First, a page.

A complete tear of the UCL of the thumb can have long term complications without intervention. Patients may report chronic pain and instability in the MCP joint in addition to decreased grip and pinch strength. Furthermore, chronic MCP joint instability can result in osteoarthritis of the MCP as well. 

Management of a UCL tear is dependent on whether the tear is complete or partial. Partial tears may be managed conservatively with a splint or cast immobilization. In a study by Landsman et al., 84% of patients treated with a splint after a partial tear for 8–12 weeks healed without significant instability, as opposed to 16% who needed further surgical intervention.4 Surgical repair is considered to be the gold standard for a complete tear of the UCL and has proven to be superior to conservative management such as splinting. Recent studies have shown that without operative intervention for a complete tear, there is an increased risk of instability of the MCP joint in addition to decreased pinch strength.5 However, one study showed promising results for treating an avulsion injury without instability on the exam with conservative management such as splinting, but any instability of the MCP warrants surgical intervention.4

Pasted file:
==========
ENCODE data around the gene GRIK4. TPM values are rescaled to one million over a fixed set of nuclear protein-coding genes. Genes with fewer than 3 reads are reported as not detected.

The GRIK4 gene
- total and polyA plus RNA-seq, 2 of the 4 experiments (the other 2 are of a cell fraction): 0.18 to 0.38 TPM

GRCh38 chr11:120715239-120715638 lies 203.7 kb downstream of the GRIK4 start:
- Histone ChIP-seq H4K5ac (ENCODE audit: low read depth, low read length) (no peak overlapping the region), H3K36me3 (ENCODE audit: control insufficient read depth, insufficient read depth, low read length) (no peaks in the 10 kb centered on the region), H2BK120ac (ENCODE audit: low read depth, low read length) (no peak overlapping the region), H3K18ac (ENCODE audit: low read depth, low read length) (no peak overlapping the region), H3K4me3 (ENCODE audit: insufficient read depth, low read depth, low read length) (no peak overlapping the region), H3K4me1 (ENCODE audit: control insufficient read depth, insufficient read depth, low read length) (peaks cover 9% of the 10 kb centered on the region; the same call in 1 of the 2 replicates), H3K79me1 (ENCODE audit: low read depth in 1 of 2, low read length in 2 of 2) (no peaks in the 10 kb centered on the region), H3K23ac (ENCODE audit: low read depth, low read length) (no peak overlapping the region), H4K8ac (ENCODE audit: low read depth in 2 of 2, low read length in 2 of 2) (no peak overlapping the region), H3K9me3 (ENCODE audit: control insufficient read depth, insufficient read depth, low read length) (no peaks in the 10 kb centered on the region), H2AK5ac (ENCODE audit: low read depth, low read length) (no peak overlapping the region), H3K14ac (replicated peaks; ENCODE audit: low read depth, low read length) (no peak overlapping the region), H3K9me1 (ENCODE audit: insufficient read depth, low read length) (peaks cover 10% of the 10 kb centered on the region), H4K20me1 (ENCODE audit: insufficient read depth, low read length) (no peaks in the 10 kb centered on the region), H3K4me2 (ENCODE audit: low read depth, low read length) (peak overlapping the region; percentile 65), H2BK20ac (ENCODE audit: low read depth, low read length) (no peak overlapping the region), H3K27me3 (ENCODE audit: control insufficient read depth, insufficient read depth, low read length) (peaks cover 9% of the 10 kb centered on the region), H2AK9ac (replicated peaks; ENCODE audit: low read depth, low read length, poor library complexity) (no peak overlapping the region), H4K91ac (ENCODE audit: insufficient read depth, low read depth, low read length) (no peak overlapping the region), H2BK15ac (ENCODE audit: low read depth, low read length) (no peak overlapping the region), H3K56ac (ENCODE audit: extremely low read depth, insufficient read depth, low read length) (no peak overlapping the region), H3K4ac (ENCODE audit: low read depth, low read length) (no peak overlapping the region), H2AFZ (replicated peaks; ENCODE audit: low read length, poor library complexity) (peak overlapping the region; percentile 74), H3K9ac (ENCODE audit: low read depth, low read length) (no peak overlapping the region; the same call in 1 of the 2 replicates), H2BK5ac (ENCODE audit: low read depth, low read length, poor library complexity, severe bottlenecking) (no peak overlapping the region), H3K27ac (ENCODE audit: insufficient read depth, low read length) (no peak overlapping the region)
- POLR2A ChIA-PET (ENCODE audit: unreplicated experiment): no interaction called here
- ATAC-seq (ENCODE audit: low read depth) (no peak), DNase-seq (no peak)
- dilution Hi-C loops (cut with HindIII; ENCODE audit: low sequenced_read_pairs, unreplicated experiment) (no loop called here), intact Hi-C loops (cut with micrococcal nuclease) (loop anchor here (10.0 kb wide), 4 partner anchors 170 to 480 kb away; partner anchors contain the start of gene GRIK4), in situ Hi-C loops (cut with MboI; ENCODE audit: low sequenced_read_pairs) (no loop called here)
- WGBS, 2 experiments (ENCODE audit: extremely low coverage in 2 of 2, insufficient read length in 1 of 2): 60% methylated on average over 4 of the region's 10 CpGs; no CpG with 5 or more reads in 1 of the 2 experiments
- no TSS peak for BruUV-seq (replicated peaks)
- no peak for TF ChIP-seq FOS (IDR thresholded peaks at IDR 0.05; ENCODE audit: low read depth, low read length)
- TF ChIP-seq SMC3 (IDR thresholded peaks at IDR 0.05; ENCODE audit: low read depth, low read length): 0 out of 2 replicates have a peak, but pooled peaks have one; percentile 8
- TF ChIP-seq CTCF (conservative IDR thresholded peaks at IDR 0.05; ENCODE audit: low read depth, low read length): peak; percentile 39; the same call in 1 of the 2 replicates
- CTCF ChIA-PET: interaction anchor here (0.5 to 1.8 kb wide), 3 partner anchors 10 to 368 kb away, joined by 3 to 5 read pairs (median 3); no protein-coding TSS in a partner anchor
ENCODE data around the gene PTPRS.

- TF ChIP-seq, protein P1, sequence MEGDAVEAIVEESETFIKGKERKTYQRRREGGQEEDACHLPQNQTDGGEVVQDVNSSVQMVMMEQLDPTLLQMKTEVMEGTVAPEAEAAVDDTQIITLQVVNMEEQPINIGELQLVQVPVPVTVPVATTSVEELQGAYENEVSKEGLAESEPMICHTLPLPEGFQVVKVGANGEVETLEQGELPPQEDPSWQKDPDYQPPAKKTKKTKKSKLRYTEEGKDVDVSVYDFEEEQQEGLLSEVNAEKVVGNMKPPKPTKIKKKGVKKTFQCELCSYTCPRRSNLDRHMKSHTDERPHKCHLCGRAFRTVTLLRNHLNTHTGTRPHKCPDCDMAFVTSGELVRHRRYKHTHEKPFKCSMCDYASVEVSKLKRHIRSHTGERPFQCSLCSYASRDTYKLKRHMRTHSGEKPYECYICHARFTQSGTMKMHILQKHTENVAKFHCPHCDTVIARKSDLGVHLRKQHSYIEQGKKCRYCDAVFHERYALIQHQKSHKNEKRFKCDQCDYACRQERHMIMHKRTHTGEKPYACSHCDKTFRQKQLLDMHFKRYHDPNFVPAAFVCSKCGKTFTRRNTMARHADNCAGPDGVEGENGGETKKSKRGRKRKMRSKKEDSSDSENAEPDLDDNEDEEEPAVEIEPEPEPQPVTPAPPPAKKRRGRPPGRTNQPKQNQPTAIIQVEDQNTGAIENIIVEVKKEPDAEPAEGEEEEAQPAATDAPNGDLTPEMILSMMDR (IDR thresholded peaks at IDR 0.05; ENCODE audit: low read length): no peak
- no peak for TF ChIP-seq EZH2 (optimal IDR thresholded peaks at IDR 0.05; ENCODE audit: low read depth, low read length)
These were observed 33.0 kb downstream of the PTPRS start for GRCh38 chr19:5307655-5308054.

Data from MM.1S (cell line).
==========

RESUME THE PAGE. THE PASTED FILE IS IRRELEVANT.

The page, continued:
Without surgical repair of a thumb UCL tear, a patient may experience thumb pain, weakness, instability, and osteoarthritis later. Grip and pinch strength is frequently used in occupational or activities of daily living, such as using tools or grabbing smaller objects in one’s typical environment.6 This makes operative repair pragmatic for any range of patients because any decrease in activities of daily living can affect one’s quality of life. 

This is a 35-year-old patient who presented with a complete UCL tear of the right thumb. This patient underwent repair of the UCL with the use of a 3-0 suture anchor placed in the anatomical footprint. The author typically uses a “mini” anchor with either a 3-0 or 4-0 non-absorbable suture with a tapered needle placed at the volar base of the ulnar aspect of the proximal phalanx. The ligament was held down to the anatomical footprint and was subsequently repaired. The repair was subsequently augmented with a temporary 0.045 K-wire across the MCP joint to reinforce the UCL repair.